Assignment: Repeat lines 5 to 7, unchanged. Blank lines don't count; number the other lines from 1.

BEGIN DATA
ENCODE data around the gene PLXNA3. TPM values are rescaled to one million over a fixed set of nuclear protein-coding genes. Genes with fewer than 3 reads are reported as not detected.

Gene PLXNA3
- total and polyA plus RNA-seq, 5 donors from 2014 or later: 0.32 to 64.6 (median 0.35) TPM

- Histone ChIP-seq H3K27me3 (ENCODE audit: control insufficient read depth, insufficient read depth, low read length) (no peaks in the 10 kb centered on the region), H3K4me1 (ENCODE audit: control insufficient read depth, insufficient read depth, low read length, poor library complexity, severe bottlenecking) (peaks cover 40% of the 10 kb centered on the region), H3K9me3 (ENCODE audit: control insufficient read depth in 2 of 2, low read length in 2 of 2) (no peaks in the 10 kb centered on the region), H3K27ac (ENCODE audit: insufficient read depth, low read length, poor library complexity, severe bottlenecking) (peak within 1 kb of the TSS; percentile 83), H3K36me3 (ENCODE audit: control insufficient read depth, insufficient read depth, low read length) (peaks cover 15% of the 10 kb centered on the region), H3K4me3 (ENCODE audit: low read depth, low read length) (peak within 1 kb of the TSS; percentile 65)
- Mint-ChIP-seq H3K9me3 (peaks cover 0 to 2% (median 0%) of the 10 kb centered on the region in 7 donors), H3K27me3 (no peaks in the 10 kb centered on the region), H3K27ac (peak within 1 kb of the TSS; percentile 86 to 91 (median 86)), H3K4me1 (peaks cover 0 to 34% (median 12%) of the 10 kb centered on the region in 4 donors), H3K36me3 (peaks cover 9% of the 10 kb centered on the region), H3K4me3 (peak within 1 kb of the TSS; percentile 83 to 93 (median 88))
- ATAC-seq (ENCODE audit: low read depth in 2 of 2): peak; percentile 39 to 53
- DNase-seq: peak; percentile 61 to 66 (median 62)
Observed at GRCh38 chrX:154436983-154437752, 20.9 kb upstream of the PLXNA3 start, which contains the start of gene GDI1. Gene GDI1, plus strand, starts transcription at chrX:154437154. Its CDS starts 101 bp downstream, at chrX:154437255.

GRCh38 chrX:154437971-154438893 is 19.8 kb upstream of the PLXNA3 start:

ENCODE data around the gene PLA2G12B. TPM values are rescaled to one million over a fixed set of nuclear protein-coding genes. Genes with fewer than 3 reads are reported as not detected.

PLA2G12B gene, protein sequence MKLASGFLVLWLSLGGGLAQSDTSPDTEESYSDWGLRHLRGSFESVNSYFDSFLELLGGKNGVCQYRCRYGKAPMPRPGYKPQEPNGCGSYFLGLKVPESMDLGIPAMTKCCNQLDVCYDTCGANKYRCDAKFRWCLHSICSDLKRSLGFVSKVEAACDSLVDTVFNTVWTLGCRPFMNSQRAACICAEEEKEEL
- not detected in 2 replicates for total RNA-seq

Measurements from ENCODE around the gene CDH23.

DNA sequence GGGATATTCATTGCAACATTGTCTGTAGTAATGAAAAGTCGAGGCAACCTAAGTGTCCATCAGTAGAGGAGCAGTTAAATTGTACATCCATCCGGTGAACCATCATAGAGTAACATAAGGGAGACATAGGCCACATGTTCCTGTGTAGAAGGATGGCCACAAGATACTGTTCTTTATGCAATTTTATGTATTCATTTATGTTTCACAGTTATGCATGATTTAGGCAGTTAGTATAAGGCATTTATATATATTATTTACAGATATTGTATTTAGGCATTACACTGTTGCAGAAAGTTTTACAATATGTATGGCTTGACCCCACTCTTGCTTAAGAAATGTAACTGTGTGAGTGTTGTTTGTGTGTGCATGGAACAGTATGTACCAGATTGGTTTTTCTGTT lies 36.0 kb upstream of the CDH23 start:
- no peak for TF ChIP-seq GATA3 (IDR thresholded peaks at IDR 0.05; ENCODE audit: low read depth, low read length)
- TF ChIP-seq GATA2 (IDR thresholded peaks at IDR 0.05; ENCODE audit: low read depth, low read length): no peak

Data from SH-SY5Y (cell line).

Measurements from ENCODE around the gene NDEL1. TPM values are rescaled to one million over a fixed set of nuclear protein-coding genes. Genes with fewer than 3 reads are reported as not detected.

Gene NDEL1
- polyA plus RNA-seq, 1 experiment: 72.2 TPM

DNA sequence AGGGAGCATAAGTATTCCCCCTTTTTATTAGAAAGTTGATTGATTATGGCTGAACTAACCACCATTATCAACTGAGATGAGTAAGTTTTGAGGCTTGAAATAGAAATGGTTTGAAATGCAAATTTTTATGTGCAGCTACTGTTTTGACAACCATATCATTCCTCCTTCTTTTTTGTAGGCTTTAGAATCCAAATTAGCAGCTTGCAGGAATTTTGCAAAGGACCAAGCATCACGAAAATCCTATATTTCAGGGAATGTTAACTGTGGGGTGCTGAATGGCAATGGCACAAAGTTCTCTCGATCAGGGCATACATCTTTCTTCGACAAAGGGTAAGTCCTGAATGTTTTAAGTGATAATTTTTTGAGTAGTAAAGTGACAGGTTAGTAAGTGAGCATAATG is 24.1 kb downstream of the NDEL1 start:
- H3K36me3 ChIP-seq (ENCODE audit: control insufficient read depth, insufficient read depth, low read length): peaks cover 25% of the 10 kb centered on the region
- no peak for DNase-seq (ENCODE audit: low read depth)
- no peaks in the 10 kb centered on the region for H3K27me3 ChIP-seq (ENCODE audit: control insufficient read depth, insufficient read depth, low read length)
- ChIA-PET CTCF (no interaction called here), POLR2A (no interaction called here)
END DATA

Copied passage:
- Mint-ChIP-seq H3K9me3 (peaks cover 0 to 2% (median 0%) of the 10 kb centered on the region in 7 donors), H3K27me3 (no peaks in the 10 kb centered on the region), H3K27ac (peak within 1 kb of the TSS; percentile 86 to 91 (median 86)), H3K4me1 (peaks cover 0 to 34% (median 12%) of the 10 kb centered on the region in 4 donors), H3K36me3 (peaks cover 9% of the 10 kb centered on the region), H3K4me3 (peak within 1 kb of the TSS; percentile 83 to 93 (median 88))
- ATAC-seq (ENCODE audit: low read depth in 2 of 2): peak; percentile 39 to 53
- DNase-seq: peak; percentile 61 to 66 (median 62)